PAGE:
Thursday, July 20, 2017

Musings of a Tech Coach: The Power of My PLN

Just finished my first ISTE Conference. Not only did I attend for the first time, I had the privilege/pleasure of presenting three sessions. It was an absolute blast. I honestly didn't attend any sessions except for a handful of walk-by poster sessions. This was due to two things. First, each session was crowded and I really couldn't get a seat. Second, and most important, I was geeking out on all the people from my virtual PLN that I got to meet "In Real Life" (IRL) for the first time. 

As I meandered the halls, walkways, Riverwalk and Expo Center, I looked at people's faces and name tags. Cool thing is that ISTE allowed people to put their Twitter handles on the tags. More times than I can count, when I saw a Twitter handle I recognized, I introduced myself to the person and struck up a conversation. Not one person I stopped thought I was weird (I think). At the end of the conversation, I made sure to take a selfie with the person. At the end, I took roughly 30-40 selfies with my PLN Tweeps.  

Those selfies have been recorded on a Google MyMap below. As I attend and present at conferences now and in the future, I will add more PLN Tweeps. Are you on my map????

Wednesday, July 12, 2017

Kenny Rogers EDU - Teach Like The Gambler

Many of my EDU reflections and professional learning occurs around dawn each morning before my kids wake up. Today was no different. As my kids snoozed in the hotel room, I jumped on the Twitters and, as usual, came across another great tweet and blog post by George Couros. This post caught my eye because of a Rudyard Kipling quote he referenced.  "If history were taught in the form of stories, it would never be forgotten."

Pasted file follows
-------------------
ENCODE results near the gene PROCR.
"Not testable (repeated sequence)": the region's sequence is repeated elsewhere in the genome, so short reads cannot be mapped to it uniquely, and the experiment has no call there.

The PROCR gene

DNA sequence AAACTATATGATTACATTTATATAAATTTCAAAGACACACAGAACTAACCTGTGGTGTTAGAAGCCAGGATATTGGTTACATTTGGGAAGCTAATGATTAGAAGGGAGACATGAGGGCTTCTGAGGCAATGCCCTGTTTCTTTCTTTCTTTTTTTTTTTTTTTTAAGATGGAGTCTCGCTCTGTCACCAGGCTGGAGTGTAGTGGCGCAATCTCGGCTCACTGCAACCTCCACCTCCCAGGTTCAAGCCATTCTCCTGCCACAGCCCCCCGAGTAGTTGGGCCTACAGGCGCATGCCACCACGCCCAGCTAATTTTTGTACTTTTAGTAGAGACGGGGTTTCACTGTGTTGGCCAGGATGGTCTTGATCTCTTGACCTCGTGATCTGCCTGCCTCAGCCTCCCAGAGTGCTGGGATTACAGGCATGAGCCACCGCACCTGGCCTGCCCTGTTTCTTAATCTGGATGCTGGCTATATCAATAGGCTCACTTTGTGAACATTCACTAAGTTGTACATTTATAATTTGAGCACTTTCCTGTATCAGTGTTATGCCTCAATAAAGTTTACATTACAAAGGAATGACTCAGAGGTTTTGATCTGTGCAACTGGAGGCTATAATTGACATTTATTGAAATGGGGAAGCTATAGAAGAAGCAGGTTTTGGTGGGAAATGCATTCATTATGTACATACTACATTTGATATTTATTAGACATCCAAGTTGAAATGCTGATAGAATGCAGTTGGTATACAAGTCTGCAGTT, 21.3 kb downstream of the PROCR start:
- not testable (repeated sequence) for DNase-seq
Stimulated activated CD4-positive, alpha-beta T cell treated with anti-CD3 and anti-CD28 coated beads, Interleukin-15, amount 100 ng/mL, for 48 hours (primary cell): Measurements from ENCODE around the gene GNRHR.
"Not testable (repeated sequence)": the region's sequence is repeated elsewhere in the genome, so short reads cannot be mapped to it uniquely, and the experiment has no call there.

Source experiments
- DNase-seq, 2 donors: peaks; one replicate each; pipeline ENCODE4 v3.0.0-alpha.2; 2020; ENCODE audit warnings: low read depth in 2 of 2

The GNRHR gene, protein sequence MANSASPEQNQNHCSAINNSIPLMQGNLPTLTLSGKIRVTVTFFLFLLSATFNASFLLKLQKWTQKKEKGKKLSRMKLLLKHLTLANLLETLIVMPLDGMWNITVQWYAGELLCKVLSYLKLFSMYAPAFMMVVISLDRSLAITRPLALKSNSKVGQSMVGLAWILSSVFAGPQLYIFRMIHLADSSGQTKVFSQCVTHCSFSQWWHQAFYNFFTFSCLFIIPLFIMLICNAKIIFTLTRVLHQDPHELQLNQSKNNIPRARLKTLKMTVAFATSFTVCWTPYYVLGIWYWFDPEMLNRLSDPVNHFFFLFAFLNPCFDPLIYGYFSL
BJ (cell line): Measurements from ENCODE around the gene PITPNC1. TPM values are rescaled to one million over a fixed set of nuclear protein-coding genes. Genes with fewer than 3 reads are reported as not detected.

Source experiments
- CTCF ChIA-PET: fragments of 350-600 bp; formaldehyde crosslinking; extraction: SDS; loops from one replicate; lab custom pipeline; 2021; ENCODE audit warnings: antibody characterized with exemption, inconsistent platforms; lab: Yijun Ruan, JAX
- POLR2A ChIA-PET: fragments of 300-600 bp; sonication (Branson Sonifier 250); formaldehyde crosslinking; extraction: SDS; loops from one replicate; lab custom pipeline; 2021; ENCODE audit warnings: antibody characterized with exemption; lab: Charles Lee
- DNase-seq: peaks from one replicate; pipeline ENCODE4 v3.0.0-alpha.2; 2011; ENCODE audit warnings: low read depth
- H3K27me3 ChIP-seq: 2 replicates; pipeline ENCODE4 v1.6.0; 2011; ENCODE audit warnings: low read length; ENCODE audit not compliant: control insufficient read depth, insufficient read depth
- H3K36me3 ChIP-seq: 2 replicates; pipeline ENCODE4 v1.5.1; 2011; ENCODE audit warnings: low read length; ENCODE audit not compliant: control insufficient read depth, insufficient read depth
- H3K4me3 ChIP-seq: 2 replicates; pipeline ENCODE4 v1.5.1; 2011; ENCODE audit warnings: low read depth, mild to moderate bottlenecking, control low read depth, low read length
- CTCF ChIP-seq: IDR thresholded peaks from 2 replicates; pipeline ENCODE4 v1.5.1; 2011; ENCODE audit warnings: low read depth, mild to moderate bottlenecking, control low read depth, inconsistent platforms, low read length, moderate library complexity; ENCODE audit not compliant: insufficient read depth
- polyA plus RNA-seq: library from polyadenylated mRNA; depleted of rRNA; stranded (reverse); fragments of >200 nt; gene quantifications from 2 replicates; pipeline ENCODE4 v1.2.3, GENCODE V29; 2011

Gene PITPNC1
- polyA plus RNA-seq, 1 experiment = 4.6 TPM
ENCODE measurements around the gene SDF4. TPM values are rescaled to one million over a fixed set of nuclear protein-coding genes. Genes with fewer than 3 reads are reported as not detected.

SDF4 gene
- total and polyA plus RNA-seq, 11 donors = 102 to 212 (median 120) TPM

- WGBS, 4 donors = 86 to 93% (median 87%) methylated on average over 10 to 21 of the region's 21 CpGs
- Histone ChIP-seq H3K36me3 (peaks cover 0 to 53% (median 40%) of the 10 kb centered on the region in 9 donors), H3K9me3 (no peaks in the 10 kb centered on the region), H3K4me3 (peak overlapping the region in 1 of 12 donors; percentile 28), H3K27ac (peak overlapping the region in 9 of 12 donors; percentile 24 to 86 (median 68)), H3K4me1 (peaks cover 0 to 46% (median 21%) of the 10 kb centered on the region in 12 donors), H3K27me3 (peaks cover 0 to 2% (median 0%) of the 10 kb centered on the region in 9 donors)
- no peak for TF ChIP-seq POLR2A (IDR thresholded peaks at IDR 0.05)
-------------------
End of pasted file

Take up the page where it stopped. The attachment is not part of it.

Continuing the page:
In his blog post, George touches on the topic of teachers as the "sage on the stage." This is a style of teaching that I find antiquated. Though I am opposed to this style of teaching, and the accompanying cemetery style classroom, as a classroom teacher, I was pretty good at lecturing. Students told me they enjoyed my lectures and storytelling. Long story short, the sage on the stage still has a role in the classroom. If you are a talented storyteller and lecturer, engage and empower your students with this talent. As a tech coach, I would suggest screencasting and recording your amazing lectures for students to review on their time as well as sharing with colleagues to use in their classes. 

Upon tweeting George Couros' point about the sage on the stage, an educator not too far from where I live (@madtownmath) replied to the tweet referencing a line from the song The Gambler by Kenny Rogers. The part of the song where Kenny talks about knowing when to hold 'em and fold 'em is the perfect metaphor for making use of sage on the stage pedagogy, or any pedagogy for that matter.

For me, balance is key. As a connected educator, being up to date on all the cutting edge edtech and pedagogy makes it easy to dismiss older, still-effective methods that often get looked down upon in today's educational landscape.  There is a time to be the sage on the stage and lecture, but that can't be your only method. Edtech and cutting edge pedagogy are the same. A good balance of varied pedagogies help provide students voice and choice and meet a variety of learning styles.

Like a card game, with pedagogy, we need to know when to hold 'em and fold 'em. We have to know when to lecture and when not to. We need to know when to use the cool edtech tool/strategy and when not to. Anything done for the sake of doing it often makes it less effective. It loses its soul. Teaching is a little bit like gambling. We often go bust, but if we stand on the shoulders of giants and #failforward, like gambling, those wins can be hugely memorable for students.

Saturday, July 1, 2017